Germany to get the world’s first zero-emission passenger train powered by hydrogen fuel


Germany will be the first country in the world to boast a zero-emission passenger train powdered entirely by hydrogen fuel. Designed by French company Alstom, and recently unveiled at the Berlin InnoTrans trade show, the innovative “hydrail” is being built for the Buxtehude-Bremervörde-Bremerhaven-Cuxhaven line in Germany’s Lower Saxony region. According to developers, the train will be operational by December of next year.

Result of two years of research, the ingenious “Coradia iLint” passenger train will serve as a sustainable and zero-emission alternative to the multitudinous diesel trains currently plying across the country. Featuring an array of roof-mounted hydrogen fuel tanks, the electric transport is being developed as part of the government’s efforts to reduce greenhouse gas emissions due to exhaust fumes.


While the technology behind hydrogen-powered trains has been around for some time, it has largely remained confined to cargo transport. As pointed out by developers, the Coradia iLint is the first passenger train ever built to run on hydrogen fuel. Speaking about the project, Henri Poupart-Lafarge, the head of Alstom, said:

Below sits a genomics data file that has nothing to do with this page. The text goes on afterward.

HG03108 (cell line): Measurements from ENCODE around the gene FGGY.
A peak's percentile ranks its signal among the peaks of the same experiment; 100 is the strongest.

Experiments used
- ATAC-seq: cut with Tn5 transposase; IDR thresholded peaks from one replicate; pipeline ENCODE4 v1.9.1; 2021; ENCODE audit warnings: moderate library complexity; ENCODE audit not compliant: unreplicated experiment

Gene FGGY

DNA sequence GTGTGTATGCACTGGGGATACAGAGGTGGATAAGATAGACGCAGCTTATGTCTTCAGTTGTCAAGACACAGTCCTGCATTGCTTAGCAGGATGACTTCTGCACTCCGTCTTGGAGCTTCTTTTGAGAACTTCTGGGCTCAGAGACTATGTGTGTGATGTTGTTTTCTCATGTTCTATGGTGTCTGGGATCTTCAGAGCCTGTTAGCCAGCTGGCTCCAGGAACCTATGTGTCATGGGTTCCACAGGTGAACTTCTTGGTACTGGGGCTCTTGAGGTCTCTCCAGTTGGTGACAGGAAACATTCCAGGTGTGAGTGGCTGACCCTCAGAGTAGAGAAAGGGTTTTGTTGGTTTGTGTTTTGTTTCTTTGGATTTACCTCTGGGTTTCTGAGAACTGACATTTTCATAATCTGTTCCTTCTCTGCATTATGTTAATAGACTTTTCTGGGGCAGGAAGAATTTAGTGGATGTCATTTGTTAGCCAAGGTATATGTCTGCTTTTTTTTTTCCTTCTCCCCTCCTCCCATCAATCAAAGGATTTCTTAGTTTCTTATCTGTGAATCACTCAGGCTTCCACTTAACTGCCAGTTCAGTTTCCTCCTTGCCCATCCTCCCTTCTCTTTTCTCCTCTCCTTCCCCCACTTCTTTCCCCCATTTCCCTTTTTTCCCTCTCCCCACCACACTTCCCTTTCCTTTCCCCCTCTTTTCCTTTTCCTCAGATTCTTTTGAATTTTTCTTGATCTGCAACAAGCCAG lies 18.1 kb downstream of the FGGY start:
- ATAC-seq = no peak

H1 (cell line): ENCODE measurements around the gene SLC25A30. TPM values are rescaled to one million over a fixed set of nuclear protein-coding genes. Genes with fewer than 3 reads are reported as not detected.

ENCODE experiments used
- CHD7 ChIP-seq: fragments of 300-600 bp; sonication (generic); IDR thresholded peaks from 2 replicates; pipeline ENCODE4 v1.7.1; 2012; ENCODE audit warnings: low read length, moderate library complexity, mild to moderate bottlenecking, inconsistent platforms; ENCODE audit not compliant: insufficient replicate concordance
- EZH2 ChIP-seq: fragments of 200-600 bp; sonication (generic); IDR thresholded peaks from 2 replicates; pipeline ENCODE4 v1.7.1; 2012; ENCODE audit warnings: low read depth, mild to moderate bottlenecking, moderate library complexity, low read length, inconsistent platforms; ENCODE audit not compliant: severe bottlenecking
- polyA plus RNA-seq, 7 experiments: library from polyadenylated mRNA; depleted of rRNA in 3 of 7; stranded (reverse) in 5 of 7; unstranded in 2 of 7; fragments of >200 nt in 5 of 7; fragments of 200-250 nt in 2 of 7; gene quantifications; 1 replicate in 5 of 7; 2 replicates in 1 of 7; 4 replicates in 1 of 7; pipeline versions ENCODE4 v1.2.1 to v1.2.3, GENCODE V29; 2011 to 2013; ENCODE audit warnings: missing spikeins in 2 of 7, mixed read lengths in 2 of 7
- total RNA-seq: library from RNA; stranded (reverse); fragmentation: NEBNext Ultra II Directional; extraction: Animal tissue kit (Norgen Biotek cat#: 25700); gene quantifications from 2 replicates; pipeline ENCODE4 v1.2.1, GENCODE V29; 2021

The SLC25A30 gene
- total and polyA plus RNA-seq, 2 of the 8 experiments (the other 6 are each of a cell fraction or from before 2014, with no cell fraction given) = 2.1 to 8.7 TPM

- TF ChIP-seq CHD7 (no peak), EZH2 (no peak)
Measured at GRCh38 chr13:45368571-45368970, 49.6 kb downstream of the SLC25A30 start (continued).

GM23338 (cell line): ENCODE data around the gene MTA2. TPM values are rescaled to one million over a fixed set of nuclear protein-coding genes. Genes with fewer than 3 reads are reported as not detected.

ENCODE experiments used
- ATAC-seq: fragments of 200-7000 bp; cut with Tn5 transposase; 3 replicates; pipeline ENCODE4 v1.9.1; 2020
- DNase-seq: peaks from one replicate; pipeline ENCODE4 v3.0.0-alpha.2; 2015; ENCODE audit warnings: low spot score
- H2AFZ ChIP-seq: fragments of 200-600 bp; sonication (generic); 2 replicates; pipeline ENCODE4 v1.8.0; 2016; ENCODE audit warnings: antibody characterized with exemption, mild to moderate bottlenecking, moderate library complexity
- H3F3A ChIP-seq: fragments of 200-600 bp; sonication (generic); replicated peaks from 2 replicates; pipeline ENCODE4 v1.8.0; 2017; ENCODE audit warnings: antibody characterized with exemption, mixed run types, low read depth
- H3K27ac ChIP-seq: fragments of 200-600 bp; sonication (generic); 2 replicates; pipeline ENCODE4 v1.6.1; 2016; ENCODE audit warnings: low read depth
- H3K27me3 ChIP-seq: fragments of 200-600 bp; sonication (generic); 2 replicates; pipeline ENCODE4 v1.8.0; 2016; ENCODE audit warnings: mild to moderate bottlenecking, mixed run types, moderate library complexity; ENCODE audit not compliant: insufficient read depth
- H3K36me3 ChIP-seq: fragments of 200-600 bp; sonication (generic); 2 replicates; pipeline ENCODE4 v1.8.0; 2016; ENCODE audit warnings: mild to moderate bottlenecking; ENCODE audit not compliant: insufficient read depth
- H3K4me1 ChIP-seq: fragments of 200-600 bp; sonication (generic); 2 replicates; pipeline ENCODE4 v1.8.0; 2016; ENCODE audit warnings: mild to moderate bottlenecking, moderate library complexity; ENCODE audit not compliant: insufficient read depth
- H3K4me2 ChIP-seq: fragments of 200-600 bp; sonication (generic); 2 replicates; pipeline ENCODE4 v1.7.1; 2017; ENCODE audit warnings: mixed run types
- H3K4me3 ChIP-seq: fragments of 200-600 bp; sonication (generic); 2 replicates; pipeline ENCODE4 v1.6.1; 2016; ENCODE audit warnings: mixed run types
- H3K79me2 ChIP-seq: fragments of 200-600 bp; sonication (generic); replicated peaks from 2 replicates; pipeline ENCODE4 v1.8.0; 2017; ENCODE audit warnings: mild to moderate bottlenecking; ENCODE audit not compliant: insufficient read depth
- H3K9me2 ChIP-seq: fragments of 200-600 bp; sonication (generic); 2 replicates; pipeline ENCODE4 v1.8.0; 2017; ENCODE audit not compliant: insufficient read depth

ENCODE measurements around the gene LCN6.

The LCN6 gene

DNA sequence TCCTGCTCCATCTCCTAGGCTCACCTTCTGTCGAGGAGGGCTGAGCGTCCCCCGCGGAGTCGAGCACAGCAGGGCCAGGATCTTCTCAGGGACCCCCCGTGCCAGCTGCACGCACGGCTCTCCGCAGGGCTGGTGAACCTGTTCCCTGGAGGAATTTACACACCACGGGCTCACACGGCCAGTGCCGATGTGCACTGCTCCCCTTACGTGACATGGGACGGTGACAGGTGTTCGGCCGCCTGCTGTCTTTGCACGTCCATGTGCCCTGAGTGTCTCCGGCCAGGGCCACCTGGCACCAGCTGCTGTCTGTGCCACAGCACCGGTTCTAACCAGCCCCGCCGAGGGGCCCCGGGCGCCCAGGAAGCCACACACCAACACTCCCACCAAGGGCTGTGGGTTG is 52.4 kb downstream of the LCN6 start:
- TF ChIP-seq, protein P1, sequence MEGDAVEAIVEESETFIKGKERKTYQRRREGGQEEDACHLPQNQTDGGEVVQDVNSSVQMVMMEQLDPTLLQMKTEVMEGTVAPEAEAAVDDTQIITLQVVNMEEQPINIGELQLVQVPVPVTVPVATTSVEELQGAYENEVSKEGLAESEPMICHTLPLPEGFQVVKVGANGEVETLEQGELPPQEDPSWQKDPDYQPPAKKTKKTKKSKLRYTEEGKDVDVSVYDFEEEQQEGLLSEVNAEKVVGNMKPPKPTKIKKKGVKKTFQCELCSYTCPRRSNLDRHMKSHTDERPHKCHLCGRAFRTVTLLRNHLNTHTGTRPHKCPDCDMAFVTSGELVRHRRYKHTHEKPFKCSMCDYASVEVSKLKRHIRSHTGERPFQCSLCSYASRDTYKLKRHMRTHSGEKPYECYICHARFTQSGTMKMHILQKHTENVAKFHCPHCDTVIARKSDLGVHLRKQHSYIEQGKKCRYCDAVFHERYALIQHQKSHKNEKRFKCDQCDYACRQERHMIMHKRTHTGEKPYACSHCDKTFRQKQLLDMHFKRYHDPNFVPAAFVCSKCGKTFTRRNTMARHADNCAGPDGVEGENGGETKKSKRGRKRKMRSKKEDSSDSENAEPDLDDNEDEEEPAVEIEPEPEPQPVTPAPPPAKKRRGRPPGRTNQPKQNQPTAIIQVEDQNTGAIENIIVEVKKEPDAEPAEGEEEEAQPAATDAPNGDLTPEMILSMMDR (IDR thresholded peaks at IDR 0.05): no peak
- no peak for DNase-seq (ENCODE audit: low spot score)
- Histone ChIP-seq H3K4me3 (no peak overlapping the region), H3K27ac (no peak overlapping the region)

Alstom is proud to launch a breakthrough innovation in the field of clean transportation which will complete its Coradia range of regional trains. It shows our ability to work in close collaboration with our customers and develop a train in only two years.


Thanks to its futuristic design and powerful electric engines, the newly-constructed train is significantly quieter than conventional diesel varieties. At its highest speed of around 87 mph (or 140 km/h), for instance, the Coradia iLint runs without much noise, except for the sound produced as a result of the wheels’ motion and air resistance. It is, however, more expensive than the currently-available models.

At present, the officials are working to bring the hydrail concept to other parts of Germany. Governments of Denmark, Netherlands and Norway have also showed interest in adopting the technology for use in their respective countries.

Via: Inhabitat  

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